In deze brief staat onder andere: Continue reading Brief van NVvR en RvR over situatie (vrouwelijke) Afghaanse rechters
Judges for Judges took notice with great concern of the recent developments in Afghanistan. Judges for Judges publicly supports the recent calls for international support by the International Association of Women Judges (IAWJ), by the UN Special Rapporteur on the Independence of Judges and Lawyers and by the International Association of Judges (IAJ). Continue reading Judges for Judges on the recent developments in Afghanistan
A year has passed since August 9, 2020, when Belarus held a presidential election that officially gave Alexander Lukashenko, who had been in power since 1994, another term in office. Tens of thousands of Belarusians considered the election rigged and took to the streets in mass peaceful protests.
Over the last year, according to the International Federation for Human Rights (FIDH) and Viasna, a Belarusian organisation documenting torture, at least 35,000 peaceful protesters have been detained, there have been 4,691 documented criminal court cases, 608 political prisoners and about 1,800 reports of torture. Hundreds of human rights activists have been persecuted and thousands have had to flee the country.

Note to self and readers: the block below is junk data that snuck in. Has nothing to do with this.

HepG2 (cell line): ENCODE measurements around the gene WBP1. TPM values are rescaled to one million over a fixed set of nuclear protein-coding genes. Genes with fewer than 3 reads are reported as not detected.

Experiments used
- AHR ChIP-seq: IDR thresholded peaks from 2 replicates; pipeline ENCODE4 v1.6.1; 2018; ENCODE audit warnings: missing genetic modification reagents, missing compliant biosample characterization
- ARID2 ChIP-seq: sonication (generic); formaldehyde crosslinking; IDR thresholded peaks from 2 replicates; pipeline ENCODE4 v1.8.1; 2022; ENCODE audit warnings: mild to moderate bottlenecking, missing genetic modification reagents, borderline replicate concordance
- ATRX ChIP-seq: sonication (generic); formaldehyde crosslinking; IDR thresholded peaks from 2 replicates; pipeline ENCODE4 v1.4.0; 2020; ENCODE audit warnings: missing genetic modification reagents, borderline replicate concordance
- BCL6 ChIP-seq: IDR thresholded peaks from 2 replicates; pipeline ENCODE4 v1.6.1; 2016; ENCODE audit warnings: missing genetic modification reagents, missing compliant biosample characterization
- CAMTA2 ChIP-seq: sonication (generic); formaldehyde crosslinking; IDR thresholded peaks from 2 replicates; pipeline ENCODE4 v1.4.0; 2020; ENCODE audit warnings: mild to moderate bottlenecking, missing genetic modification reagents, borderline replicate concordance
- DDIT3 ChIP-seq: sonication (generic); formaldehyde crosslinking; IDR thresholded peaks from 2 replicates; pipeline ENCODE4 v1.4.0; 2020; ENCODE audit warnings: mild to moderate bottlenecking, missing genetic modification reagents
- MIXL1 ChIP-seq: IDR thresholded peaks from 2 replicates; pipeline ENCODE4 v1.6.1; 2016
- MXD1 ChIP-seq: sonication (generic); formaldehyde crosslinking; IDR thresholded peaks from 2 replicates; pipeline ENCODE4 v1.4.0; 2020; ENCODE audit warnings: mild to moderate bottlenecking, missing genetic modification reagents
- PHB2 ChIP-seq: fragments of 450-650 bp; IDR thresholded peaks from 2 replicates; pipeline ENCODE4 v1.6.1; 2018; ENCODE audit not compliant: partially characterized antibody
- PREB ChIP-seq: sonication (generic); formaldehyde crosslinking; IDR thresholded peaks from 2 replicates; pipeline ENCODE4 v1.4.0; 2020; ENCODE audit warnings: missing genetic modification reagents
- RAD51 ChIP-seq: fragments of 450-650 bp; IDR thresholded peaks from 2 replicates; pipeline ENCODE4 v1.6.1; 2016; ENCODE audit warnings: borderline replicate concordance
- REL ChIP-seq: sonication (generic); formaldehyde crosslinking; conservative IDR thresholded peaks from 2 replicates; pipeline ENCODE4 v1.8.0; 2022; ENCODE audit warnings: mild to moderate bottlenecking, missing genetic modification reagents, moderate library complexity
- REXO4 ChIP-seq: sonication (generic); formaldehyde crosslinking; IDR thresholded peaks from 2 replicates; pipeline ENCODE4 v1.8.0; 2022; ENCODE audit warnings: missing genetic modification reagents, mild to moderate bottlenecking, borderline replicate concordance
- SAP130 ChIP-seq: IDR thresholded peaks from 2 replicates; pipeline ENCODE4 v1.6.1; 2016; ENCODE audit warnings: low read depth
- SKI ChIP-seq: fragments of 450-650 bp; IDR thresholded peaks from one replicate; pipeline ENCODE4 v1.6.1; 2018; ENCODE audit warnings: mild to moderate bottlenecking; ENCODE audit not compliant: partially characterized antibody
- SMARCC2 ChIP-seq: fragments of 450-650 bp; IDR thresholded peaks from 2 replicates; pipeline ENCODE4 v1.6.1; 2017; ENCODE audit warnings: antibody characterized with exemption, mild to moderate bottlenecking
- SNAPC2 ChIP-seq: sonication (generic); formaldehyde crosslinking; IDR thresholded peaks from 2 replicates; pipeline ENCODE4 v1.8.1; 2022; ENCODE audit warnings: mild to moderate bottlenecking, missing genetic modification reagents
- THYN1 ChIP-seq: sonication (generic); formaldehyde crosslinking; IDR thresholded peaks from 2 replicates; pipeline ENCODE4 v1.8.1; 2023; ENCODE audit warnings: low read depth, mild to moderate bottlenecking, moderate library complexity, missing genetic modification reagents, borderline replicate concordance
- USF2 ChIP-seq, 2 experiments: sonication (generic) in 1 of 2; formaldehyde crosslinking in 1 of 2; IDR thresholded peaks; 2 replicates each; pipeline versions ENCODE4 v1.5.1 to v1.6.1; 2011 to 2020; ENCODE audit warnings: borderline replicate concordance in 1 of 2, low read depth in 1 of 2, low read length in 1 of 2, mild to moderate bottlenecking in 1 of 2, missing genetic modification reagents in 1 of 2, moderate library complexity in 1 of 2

What is it like to be a judge in Belarus? Judges for Judges had a chance to speak to one of the few judges that decided to leave their function. Mr. J* worked as judge in a regional court in Belarus until October 2020. In August 2020, judge J refused to hear cases against citizens who had been arrested on the streets during the protests against the outcome of the Belarus presidential election. He felt morally obliged to resign and was later forced to leave the country for fear of reprisals.
*J is for Judge: for security reasons his name is not mentioned here.
Judges for Judges and Professor Laurent Pech have submitted joint third party interventions before the European Court of Human Rights in the cases of Polish judges Biliński and Juszczyszyn.